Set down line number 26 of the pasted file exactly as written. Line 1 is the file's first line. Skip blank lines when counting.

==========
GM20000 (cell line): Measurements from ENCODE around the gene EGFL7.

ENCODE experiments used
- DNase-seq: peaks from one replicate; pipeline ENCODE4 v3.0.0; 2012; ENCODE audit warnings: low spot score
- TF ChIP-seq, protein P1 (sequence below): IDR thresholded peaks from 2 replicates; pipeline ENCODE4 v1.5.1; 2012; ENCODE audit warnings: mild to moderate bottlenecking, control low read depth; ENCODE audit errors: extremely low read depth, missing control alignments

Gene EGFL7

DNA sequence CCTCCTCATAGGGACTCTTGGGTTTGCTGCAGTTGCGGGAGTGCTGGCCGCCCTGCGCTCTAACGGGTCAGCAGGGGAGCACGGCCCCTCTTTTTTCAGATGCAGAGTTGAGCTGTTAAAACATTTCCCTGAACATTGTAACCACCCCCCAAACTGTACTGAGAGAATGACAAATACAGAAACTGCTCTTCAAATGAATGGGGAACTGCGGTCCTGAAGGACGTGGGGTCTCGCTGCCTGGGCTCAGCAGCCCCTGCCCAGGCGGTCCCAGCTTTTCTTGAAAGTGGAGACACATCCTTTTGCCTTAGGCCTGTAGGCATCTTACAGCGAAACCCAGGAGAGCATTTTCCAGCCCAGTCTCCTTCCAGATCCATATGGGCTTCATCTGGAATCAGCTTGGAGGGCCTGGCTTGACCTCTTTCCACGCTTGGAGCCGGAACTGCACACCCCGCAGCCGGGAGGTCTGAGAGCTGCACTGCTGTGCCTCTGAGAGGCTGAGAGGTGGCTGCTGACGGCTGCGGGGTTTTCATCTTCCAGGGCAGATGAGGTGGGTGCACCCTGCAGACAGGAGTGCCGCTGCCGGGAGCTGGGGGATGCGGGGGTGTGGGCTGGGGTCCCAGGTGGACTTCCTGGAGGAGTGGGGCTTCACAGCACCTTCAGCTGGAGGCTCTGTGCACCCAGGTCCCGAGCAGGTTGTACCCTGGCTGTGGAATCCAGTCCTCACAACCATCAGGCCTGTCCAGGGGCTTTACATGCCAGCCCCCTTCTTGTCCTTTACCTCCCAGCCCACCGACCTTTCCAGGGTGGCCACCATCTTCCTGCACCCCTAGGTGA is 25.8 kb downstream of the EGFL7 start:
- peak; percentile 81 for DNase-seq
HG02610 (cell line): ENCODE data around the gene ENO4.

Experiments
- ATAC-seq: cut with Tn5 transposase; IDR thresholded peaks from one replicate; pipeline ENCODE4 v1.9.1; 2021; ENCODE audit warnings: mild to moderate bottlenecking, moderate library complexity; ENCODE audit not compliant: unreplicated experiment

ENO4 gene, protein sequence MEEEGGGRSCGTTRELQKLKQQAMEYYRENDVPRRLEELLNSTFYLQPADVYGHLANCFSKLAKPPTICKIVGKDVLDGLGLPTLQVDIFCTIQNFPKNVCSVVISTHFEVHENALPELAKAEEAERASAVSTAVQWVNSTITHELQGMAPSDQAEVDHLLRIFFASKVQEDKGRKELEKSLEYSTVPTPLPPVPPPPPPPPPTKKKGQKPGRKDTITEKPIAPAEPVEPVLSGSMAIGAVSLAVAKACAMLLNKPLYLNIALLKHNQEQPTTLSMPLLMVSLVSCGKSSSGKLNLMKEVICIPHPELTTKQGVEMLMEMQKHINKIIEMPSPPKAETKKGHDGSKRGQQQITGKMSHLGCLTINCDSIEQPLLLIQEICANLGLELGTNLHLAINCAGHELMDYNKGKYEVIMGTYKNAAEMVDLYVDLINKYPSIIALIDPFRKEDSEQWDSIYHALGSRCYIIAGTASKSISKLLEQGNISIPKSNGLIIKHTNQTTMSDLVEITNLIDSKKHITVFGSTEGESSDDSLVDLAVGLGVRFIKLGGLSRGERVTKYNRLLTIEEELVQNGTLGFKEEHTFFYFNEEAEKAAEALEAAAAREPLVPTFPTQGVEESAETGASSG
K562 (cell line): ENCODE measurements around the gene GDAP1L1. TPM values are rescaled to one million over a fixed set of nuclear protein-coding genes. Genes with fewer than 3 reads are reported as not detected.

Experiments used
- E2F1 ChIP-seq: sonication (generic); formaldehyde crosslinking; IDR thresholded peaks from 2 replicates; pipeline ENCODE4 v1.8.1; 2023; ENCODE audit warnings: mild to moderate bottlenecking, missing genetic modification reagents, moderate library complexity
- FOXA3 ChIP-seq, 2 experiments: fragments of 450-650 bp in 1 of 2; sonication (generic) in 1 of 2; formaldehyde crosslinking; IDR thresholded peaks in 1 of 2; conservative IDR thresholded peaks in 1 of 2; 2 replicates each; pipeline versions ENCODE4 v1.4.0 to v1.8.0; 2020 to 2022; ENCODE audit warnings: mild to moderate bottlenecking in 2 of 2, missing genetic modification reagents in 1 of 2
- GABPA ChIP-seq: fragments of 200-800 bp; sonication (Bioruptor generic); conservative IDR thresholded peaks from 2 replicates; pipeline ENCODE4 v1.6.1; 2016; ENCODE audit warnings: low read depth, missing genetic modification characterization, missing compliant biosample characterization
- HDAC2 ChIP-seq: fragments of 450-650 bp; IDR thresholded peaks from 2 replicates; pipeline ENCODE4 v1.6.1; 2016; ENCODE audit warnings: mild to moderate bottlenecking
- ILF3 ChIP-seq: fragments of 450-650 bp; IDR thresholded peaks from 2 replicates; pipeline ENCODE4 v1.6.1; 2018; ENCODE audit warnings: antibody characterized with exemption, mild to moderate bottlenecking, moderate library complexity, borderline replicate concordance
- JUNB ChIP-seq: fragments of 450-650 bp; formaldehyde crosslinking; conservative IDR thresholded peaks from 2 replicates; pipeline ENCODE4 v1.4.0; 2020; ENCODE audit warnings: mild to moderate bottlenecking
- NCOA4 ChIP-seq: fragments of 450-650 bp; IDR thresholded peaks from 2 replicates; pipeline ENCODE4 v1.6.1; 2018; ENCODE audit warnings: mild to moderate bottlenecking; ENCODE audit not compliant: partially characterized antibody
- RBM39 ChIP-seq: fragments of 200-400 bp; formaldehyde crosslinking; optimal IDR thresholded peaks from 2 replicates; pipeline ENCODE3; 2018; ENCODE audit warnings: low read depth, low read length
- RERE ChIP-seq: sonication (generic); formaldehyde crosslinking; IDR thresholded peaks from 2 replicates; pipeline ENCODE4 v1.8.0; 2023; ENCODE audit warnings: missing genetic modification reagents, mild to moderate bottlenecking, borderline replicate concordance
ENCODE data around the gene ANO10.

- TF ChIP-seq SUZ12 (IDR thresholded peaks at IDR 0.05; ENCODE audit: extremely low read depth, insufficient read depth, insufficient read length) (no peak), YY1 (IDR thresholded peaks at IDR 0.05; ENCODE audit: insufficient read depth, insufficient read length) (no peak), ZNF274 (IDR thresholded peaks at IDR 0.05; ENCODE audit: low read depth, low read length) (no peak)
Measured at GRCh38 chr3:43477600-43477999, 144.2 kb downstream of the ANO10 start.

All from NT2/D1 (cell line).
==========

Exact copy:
All from NT2/D1 (cell line).